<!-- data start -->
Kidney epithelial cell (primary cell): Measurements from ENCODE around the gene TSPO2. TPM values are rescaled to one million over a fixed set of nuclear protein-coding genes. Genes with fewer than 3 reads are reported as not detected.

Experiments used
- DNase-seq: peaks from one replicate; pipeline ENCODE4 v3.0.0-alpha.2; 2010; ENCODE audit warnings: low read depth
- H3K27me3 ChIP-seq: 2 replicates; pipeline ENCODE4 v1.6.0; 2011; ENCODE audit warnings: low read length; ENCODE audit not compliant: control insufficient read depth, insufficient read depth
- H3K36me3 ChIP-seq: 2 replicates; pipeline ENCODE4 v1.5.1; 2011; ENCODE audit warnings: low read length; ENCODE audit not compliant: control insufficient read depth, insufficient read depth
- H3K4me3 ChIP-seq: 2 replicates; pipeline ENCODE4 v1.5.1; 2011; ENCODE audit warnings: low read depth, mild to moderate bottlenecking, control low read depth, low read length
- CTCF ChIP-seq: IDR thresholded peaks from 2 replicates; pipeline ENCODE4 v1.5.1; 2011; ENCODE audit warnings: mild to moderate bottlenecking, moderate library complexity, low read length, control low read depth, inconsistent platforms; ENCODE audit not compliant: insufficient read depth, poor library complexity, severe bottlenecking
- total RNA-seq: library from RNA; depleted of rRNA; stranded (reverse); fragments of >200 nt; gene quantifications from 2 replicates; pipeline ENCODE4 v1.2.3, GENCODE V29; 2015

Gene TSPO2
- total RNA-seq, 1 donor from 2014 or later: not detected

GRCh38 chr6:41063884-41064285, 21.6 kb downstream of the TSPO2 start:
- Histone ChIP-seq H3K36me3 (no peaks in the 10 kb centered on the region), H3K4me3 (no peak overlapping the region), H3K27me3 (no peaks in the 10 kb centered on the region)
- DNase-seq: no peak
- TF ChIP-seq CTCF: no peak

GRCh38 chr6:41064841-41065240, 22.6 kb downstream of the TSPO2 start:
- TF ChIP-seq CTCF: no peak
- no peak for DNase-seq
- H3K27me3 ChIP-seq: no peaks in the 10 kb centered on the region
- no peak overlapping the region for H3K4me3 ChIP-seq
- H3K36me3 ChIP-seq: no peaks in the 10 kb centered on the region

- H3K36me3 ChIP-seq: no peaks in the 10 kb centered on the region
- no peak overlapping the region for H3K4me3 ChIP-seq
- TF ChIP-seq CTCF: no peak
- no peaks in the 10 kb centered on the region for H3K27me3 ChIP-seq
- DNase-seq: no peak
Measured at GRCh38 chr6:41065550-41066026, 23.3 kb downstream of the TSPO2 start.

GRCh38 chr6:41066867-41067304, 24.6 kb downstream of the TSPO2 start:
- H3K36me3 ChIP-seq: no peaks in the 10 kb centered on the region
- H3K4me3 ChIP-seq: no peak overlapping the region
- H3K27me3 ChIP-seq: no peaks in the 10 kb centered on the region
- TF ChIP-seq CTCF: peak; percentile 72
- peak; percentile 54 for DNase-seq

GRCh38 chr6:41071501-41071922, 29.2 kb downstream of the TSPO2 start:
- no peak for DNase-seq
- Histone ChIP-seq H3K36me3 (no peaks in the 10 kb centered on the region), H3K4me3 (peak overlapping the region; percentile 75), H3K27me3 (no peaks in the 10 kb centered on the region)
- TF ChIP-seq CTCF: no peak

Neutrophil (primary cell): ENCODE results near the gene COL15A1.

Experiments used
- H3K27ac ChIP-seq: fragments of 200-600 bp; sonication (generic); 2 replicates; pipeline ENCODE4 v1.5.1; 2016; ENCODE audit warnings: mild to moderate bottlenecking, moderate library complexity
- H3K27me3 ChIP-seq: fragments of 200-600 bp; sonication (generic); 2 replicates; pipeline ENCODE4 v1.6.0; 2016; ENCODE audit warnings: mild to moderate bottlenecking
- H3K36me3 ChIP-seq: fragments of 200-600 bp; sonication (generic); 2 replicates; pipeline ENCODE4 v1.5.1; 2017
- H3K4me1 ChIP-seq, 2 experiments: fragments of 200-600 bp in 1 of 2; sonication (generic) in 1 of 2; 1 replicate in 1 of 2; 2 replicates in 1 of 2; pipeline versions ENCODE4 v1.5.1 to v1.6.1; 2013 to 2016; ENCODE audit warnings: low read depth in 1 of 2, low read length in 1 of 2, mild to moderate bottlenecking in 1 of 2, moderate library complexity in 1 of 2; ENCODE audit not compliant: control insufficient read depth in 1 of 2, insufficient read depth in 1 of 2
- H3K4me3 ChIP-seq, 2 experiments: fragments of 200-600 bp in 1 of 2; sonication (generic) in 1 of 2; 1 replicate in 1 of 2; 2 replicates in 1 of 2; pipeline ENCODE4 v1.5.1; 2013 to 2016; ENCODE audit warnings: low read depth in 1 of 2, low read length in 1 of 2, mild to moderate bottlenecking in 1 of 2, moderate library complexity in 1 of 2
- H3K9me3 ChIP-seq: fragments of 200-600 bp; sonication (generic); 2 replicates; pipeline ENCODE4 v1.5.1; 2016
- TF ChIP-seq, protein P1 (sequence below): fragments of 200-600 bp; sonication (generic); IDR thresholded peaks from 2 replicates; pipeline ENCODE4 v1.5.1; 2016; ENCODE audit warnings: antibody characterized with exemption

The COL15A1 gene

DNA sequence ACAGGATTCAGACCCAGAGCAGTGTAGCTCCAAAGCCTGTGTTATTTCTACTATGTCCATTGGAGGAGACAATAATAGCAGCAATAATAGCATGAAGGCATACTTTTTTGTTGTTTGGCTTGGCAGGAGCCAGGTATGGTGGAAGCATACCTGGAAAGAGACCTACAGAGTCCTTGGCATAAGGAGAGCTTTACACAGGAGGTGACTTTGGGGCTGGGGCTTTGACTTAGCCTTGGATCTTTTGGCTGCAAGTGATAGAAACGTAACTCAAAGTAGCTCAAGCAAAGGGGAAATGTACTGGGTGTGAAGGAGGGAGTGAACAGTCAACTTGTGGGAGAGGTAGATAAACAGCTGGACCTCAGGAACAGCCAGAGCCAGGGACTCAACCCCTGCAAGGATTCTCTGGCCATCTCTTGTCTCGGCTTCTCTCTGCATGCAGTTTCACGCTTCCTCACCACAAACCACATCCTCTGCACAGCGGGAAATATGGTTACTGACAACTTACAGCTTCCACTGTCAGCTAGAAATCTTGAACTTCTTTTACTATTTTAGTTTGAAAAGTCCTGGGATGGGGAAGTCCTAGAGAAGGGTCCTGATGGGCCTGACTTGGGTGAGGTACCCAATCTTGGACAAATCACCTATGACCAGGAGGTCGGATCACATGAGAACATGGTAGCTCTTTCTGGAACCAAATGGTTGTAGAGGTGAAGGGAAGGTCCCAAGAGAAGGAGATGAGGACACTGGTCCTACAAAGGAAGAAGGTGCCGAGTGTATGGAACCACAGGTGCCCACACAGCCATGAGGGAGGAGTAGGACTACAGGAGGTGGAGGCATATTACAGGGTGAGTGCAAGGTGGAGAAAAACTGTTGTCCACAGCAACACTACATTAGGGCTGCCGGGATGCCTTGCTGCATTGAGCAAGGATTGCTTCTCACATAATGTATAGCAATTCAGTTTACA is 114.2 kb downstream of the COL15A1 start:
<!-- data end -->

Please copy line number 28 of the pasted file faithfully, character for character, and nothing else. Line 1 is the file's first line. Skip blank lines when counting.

- H3K36me3 ChIP-seq: no peaks in the 10 kb centered on the region